Rhombic Egg Eater (Dasypeltis scabra) – non venomous.
Along with the Brown house Snake the Rhombic Egg Eater can be found just about anywhere in South Africa. From the arid regions in the West, the coastal forests in the Eastern half of country, grasslands and montane fynbos. These snakes feed exclusively on birds eggs and can go many months without a meal when the birding season comes to an end. Being virtually defenseless these snakes put up an impressive threat display by rapidly rubbing its scales together coiling and uncoiling which produces a rasping sound. These snakes average around 50-60cm  but can reach over 1 m in certain areas large enough to consume an adult chicken egg.

Dasypeltis inornata | Southern Brown Egg Eater | Tyrone Ping

Common Slug Eater (Duberria lutrix) – Non venomous.
Another widespread species which favour damp localities and suburban gardens where it hunts slugs and snails. A real benefit to any budding horticulturist. Small snake soften not exceeding 30/40cm, they can be found under logs/stones beneath pot plants and in and around compost heaps where their prey occur. A rather variable and attractive looking snake in some parts and drab and nondescript in others. Easily distinguishable by its small head and stocky body. When threatened these snakes will emit a foul smelling musk and may roll up into a tight spiral as part of their defencive posture.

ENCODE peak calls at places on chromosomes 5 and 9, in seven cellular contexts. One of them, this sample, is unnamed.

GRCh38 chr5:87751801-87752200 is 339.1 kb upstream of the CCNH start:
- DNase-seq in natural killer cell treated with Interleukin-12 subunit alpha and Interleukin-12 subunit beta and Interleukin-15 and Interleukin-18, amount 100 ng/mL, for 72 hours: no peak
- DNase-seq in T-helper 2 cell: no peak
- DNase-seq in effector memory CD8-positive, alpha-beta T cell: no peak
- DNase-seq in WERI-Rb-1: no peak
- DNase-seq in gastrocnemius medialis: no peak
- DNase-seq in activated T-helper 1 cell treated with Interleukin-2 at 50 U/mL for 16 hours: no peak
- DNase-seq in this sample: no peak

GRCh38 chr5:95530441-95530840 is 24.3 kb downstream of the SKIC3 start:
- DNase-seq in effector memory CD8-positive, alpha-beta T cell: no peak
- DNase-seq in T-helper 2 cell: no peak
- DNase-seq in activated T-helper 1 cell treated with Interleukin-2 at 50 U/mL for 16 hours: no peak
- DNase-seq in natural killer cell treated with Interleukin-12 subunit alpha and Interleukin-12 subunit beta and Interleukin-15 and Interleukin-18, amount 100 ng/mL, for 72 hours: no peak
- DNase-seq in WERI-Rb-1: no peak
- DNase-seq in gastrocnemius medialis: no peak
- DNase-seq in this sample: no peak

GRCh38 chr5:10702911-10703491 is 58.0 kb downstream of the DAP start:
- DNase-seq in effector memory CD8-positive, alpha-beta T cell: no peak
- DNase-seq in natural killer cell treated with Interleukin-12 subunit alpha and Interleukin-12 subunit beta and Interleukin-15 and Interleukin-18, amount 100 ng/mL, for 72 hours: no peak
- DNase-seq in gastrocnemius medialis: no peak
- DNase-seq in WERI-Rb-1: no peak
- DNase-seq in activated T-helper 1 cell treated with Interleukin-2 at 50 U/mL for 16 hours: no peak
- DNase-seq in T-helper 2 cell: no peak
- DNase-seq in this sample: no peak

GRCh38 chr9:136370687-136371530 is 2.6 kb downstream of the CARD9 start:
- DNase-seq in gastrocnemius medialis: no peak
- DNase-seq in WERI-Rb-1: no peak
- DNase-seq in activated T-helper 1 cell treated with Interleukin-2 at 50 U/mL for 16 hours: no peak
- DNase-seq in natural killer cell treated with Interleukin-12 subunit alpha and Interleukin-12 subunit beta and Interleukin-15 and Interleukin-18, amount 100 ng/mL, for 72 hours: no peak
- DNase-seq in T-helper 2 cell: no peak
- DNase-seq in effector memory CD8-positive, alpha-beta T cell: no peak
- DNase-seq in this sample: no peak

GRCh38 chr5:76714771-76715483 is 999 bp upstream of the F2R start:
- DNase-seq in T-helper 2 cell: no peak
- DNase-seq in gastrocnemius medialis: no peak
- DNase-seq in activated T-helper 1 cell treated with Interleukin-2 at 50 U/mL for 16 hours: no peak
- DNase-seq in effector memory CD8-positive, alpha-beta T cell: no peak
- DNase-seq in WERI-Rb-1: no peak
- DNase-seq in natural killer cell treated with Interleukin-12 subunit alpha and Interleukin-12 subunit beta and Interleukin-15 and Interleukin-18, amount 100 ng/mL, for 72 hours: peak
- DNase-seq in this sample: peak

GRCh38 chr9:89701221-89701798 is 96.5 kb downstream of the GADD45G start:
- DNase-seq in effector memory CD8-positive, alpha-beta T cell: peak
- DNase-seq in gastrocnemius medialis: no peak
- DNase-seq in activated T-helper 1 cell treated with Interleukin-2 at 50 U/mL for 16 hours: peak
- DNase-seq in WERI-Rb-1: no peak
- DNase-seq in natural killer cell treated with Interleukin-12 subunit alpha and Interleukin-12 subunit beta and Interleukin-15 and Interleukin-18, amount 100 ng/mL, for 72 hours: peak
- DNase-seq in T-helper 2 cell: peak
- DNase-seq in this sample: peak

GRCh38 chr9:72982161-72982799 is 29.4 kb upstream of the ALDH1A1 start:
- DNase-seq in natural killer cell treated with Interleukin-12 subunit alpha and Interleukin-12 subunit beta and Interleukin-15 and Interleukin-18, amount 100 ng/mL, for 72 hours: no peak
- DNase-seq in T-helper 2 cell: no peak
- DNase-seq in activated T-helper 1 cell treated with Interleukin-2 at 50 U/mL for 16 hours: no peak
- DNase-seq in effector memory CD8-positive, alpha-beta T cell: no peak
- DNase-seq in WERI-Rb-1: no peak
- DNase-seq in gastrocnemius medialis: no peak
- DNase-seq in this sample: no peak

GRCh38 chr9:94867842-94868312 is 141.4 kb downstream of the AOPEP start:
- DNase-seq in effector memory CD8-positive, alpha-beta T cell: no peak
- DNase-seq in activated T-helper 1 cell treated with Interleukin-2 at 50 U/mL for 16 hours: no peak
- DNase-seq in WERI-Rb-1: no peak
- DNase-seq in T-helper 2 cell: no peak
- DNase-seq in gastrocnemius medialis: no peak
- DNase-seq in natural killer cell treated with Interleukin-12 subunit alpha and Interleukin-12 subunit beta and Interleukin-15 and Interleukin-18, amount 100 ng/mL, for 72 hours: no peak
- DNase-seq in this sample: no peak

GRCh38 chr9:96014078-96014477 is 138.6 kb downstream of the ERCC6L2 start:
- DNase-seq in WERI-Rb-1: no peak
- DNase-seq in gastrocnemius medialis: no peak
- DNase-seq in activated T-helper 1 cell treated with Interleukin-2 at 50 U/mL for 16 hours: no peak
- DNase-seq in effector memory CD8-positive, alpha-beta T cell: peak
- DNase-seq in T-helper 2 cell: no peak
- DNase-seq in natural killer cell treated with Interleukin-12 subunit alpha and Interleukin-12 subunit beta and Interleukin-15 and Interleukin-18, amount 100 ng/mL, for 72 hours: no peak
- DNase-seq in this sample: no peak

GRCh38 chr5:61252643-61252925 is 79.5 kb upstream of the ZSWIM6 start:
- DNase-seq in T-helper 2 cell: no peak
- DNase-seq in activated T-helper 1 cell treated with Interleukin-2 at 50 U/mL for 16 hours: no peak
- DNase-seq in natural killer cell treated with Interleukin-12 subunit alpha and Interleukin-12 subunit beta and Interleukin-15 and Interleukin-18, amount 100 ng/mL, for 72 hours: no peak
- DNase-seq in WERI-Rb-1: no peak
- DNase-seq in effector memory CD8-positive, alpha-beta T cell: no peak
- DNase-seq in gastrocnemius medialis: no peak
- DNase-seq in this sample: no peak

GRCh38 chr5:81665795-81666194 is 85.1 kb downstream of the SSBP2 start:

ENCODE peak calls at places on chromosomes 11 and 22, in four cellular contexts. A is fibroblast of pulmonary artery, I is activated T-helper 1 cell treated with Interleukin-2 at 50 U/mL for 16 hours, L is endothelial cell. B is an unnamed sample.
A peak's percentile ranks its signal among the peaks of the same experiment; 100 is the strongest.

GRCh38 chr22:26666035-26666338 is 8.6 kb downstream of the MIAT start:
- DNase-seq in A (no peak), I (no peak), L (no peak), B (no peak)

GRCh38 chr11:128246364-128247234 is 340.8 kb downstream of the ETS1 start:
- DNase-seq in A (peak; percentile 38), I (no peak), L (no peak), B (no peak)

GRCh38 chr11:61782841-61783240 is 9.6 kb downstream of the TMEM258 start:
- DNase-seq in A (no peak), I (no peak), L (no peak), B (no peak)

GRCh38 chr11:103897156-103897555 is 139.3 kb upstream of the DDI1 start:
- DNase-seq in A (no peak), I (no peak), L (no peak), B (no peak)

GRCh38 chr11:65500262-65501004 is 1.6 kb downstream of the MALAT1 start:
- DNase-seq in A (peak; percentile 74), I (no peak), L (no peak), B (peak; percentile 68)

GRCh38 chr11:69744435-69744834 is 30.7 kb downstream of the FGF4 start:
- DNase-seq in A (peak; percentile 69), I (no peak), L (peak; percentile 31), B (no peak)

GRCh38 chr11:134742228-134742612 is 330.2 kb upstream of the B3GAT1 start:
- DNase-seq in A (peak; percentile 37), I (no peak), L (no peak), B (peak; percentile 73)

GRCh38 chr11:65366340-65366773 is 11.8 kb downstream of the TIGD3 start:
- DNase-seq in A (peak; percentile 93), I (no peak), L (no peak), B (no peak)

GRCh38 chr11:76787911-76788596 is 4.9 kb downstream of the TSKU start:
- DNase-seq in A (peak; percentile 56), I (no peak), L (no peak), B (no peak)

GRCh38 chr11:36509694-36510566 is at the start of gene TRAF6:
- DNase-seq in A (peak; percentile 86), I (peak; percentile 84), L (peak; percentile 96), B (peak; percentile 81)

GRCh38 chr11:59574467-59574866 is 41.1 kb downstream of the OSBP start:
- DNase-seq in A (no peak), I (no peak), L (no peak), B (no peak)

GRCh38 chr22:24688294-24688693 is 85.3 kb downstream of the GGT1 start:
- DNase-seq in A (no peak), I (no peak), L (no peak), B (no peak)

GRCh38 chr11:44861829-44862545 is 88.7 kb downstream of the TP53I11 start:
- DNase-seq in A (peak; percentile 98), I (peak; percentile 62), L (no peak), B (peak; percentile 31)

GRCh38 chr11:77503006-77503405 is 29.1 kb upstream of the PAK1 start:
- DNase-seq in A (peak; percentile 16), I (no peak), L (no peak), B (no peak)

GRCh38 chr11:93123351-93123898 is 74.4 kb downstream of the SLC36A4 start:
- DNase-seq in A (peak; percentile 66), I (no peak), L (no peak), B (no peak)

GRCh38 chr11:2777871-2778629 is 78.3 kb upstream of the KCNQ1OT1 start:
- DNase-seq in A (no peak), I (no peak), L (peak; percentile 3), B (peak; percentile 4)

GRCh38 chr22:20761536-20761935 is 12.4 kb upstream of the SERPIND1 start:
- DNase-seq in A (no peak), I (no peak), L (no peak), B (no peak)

Duberria lutrix | Common Slug Eater | Tyrone Ping

Duberria lutrix | Common Slug Eater | Tyrone Ping

Black Headed Centipede Eater (Aparallactus capensis) – Mildly venomous
Another common—although not often encountered—snake. These small, thin snakes seldom exceed 40cm in length and can easily be identified by their pitch-black heads and brown/reddish-brown/grey bodies. Being a fossorial snake, they spend most of their time beneath the ground, under rocks, and in old termite mounds in search of their prey, which is exclusively centipedes. After heavy rains, they often come to the surface. They can be seen on roads and often drown in swimming pools. They have a mild venom and an incredibly small mouth, so they do not often bite people; their venom is of little consequence to people.